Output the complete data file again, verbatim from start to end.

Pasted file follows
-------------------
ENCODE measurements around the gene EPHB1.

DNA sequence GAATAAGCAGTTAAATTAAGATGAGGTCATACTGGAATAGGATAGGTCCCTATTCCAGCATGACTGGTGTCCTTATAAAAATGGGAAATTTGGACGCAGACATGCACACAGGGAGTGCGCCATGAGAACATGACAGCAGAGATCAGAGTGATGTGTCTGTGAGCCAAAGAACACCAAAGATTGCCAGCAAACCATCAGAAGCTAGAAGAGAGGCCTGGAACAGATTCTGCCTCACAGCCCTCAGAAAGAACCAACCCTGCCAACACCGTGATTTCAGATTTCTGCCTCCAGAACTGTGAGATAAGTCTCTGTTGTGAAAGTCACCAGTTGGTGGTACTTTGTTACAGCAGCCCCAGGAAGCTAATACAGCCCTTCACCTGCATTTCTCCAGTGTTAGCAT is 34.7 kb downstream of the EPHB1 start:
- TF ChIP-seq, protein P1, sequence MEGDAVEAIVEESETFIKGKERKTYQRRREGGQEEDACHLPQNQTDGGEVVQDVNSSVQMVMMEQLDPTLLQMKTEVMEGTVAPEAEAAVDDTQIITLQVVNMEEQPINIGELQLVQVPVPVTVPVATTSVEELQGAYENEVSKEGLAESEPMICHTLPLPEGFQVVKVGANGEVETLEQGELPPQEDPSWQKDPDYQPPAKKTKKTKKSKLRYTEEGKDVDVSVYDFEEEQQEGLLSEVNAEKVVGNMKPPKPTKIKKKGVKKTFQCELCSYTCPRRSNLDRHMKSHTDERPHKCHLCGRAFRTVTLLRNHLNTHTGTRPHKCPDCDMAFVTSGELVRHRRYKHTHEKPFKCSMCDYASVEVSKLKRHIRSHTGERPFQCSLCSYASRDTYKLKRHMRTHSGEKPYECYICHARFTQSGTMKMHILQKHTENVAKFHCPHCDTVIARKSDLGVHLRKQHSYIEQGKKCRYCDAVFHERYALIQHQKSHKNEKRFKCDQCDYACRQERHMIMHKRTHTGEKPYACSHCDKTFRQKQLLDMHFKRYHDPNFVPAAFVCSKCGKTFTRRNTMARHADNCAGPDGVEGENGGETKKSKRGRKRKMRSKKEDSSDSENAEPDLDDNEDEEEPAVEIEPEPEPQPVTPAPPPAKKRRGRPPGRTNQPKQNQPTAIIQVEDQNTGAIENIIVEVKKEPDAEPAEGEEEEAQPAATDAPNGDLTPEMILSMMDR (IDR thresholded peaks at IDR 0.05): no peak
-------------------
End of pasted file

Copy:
ENCODE measurements around the gene EPHB1.

DNA sequence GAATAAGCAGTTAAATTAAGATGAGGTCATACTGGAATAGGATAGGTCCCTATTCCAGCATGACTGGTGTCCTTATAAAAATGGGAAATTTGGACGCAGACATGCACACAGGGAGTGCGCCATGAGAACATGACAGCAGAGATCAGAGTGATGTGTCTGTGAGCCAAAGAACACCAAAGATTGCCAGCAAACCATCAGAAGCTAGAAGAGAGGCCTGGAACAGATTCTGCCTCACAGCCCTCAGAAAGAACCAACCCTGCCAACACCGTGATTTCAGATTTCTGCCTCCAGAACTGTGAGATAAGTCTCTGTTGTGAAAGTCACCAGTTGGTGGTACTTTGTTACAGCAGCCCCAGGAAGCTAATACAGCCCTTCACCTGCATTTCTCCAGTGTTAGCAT is 34.7 kb downstream of the EPHB1 start:
- TF ChIP-seq, protein P1, sequence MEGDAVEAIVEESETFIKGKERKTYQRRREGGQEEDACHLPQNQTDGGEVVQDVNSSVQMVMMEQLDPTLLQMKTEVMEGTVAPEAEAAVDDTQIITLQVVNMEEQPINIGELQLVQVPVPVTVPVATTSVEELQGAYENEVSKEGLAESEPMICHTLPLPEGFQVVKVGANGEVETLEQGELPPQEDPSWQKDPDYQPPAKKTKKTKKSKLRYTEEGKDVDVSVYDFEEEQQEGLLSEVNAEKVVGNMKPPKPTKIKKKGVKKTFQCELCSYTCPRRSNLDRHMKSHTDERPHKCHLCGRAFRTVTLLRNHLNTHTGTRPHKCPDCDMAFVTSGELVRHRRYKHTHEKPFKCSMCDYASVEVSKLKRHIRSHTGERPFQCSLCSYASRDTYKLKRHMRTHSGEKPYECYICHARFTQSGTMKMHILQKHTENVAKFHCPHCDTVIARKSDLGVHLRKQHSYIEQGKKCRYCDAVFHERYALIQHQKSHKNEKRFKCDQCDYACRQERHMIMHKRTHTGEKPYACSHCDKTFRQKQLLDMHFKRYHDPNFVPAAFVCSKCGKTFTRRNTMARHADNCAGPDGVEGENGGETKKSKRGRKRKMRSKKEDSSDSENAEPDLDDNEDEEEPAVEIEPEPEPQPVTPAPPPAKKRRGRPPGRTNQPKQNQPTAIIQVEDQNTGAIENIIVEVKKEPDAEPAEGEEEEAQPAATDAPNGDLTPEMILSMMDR (IDR thresholded peaks at IDR 0.05): no peak